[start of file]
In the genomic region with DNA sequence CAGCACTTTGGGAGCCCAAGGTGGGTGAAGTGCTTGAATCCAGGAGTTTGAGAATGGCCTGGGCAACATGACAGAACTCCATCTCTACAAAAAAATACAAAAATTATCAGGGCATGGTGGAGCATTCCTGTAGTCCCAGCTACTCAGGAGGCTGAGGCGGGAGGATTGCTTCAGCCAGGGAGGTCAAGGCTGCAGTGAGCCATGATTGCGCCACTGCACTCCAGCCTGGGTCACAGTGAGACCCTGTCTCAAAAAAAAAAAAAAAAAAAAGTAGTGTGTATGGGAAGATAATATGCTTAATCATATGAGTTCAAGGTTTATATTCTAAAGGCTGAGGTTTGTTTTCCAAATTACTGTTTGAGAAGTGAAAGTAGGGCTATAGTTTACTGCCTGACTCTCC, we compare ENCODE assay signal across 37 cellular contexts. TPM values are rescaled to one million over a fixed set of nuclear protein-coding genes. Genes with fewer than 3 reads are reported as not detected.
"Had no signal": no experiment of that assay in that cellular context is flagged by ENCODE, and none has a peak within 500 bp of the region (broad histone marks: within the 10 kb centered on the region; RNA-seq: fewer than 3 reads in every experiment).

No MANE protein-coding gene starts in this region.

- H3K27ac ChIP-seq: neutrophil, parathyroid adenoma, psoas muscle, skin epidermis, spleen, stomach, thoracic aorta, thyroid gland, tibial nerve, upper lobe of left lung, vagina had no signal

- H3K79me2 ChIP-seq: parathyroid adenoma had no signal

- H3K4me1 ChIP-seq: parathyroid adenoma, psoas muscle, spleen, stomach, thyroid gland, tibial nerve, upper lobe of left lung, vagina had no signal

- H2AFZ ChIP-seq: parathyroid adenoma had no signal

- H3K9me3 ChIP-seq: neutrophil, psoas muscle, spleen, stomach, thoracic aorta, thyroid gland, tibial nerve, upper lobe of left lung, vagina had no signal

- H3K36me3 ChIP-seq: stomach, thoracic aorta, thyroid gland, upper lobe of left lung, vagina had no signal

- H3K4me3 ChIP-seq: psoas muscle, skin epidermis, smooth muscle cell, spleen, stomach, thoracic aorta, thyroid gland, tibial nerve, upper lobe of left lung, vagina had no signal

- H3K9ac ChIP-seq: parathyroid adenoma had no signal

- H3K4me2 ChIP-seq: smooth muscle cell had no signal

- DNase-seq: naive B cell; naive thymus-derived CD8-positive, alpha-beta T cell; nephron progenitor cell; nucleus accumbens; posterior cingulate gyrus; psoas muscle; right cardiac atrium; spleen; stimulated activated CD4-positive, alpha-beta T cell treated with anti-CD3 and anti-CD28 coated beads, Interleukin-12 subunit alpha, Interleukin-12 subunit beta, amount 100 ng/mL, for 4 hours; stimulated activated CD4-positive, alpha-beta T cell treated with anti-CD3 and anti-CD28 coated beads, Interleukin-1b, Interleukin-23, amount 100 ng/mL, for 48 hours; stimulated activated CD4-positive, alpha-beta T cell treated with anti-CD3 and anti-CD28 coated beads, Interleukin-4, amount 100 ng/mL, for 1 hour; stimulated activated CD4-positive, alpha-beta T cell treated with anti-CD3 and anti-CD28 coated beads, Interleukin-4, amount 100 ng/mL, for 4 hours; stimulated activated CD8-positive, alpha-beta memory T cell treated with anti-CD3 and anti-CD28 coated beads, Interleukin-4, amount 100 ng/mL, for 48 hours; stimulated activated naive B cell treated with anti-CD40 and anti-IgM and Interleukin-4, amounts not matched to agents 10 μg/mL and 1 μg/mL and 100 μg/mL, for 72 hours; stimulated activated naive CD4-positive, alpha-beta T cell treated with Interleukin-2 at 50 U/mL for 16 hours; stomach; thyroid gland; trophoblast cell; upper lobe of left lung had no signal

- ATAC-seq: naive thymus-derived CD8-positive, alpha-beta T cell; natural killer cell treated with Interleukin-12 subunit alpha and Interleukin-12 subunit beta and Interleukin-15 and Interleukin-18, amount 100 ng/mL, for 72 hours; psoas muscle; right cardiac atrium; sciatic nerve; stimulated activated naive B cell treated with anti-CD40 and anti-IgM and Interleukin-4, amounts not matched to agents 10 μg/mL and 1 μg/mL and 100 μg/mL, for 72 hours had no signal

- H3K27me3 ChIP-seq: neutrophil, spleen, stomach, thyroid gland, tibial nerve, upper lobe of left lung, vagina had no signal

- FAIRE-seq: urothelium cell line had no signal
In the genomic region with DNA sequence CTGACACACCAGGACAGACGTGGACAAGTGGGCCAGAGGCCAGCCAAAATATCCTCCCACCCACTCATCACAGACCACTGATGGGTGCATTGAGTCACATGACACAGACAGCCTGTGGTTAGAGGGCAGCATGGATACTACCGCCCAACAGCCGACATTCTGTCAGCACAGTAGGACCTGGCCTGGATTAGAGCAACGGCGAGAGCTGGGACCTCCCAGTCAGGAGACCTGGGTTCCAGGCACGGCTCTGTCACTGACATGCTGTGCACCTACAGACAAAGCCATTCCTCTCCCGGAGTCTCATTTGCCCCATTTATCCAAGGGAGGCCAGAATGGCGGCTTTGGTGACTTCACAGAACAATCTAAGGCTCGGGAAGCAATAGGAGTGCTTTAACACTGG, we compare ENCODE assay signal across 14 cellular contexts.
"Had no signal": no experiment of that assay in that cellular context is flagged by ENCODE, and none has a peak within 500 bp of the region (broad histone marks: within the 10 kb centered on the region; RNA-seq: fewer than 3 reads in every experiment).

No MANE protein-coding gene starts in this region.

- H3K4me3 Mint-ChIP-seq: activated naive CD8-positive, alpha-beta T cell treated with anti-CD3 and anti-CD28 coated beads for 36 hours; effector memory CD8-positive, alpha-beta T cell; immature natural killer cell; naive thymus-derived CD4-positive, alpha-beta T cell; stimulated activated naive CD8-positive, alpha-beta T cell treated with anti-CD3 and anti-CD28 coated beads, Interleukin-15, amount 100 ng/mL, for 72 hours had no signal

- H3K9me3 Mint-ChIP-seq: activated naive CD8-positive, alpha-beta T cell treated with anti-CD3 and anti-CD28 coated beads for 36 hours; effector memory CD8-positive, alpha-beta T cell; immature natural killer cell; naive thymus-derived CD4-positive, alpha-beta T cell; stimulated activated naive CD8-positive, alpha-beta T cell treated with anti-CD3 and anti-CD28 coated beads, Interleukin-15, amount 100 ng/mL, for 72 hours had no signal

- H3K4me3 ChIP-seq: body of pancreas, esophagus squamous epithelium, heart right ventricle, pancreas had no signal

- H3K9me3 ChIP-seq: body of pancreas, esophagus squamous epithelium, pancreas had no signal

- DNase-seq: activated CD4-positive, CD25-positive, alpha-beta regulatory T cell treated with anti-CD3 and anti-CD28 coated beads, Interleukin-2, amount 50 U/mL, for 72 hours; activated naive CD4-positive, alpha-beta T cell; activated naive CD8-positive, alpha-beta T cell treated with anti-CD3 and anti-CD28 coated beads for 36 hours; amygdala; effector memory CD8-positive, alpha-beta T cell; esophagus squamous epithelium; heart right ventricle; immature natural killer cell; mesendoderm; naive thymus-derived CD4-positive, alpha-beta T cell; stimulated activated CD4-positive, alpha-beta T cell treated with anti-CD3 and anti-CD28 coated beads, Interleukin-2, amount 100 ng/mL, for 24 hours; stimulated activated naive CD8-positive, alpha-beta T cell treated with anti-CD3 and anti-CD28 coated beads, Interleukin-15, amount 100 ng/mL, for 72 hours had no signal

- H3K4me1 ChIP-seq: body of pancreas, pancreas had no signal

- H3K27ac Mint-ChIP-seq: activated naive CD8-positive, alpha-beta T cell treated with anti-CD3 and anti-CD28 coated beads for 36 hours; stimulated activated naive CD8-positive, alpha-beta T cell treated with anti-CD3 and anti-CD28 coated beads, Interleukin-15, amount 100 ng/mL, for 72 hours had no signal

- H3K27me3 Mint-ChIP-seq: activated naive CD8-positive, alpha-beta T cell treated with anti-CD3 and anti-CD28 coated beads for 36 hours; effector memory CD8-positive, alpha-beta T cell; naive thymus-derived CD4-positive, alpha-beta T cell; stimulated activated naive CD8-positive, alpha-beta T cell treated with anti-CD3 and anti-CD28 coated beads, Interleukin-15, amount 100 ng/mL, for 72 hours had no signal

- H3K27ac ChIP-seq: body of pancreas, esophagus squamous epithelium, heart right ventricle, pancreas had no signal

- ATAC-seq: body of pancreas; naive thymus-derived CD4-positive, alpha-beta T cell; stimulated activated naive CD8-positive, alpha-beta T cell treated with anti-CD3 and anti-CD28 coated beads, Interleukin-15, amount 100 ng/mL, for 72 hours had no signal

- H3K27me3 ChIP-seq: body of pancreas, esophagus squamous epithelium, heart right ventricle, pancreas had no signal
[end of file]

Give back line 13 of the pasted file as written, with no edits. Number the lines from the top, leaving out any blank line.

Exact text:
- DNase-seq: naive B cell; naive thymus-derived CD8-positive, alpha-beta T cell; nephron progenitor cell; nucleus accumbens; posterior cingulate gyrus; psoas muscle; right cardiac atrium; spleen; stimulated activated CD4-positive, alpha-beta T cell treated with anti-CD3 and anti-CD28 coated beads, Interleukin-12 subunit alpha, Interleukin-12 subunit beta, amount 100 ng/mL, for 4 hours; stimulated activated CD4-positive, alpha-beta T cell treated with anti-CD3 and anti-CD28 coated beads, Interleukin-1b, Interleukin-23, amount 100 ng/mL, for 48 hours; stimulated activated CD4-positive, alpha-beta T cell treated with anti-CD3 and anti-CD28 coated beads, Interleukin-4, amount 100 ng/mL, for 1 hour; stimulated activated CD4-positive, alpha-beta T cell treated with anti-CD3 and anti-CD28 coated beads, Interleukin-4, amount 100 ng/mL, for 4 hours; stimulated activated CD8-positive, alpha-beta memory T cell treated with anti-CD3 and anti-CD28 coated beads, Interleukin-4, amount 100 ng/mL, for 48 hours; stimulated activated naive B cell treated with anti-CD40 and anti-IgM and Interleukin-4, amounts not matched to agents 10 μg/mL and 1 μg/mL and 100 μg/mL, for 72 hours; stimulated activated naive CD4-positive, alpha-beta T cell treated with Interleukin-2 at 50 U/mL for 16 hours; stomach; thyroid gland; trophoblast cell; upper lobe of left lung had no signal